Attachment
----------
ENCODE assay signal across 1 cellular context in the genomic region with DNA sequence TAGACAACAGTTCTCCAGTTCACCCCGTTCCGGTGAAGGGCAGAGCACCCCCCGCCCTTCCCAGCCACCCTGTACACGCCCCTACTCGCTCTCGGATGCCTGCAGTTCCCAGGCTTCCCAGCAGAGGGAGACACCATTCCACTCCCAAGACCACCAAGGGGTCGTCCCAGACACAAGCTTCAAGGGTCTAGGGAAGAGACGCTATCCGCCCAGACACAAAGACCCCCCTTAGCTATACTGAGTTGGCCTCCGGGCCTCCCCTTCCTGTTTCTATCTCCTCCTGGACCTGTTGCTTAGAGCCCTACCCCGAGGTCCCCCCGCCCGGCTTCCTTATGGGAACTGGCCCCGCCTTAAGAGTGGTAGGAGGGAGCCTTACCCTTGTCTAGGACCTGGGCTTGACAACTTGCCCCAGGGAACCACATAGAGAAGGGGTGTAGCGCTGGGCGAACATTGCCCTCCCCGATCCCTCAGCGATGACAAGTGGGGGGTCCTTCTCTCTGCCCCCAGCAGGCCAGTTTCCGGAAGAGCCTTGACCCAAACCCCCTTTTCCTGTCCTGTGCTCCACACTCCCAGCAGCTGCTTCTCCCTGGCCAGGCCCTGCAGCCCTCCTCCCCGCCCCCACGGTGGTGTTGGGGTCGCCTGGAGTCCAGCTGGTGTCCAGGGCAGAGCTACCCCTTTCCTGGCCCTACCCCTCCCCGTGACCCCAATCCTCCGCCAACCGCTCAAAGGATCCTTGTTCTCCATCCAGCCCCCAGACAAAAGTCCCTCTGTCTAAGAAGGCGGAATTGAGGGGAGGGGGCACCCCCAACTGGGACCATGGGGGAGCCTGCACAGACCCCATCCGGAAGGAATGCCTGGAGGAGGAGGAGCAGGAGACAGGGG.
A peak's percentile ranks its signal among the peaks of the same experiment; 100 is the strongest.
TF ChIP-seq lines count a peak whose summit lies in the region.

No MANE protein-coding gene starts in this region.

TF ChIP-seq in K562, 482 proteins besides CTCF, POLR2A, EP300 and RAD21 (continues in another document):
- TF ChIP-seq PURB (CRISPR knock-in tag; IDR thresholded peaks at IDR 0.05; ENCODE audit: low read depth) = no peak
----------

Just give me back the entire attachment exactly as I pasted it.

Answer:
ENCODE assay signal across 1 cellular context in the genomic region with DNA sequence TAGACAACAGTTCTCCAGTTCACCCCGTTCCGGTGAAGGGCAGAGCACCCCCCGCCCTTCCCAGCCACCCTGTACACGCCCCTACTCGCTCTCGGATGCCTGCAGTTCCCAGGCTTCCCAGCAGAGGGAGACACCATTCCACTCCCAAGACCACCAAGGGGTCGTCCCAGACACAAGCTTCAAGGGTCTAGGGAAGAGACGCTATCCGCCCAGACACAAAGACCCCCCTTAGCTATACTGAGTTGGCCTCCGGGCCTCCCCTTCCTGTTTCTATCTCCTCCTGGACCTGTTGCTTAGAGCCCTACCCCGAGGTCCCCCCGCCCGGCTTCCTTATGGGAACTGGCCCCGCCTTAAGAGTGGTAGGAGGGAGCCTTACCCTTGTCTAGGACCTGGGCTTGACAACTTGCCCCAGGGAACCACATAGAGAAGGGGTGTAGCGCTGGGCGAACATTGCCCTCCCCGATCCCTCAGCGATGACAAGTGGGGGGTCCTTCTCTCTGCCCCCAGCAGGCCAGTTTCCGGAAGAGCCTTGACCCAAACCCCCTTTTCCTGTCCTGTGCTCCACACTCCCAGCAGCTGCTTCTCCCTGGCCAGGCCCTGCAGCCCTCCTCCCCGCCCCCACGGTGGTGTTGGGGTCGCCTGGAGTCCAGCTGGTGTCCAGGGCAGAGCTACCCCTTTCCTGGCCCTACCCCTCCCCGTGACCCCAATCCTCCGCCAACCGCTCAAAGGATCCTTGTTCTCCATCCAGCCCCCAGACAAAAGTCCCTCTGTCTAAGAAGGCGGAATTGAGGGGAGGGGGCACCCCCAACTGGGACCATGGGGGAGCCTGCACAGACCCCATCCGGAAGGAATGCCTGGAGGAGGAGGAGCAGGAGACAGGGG.
A peak's percentile ranks its signal among the peaks of the same experiment; 100 is the strongest.
TF ChIP-seq lines count a peak whose summit lies in the region.

No MANE protein-coding gene starts in this region.

TF ChIP-seq in K562, 482 proteins besides CTCF, POLR2A, EP300 and RAD21 (continues in another document):
- TF ChIP-seq PURB (CRISPR knock-in tag; IDR thresholded peaks at IDR 0.05; ENCODE audit: low read depth) = no peak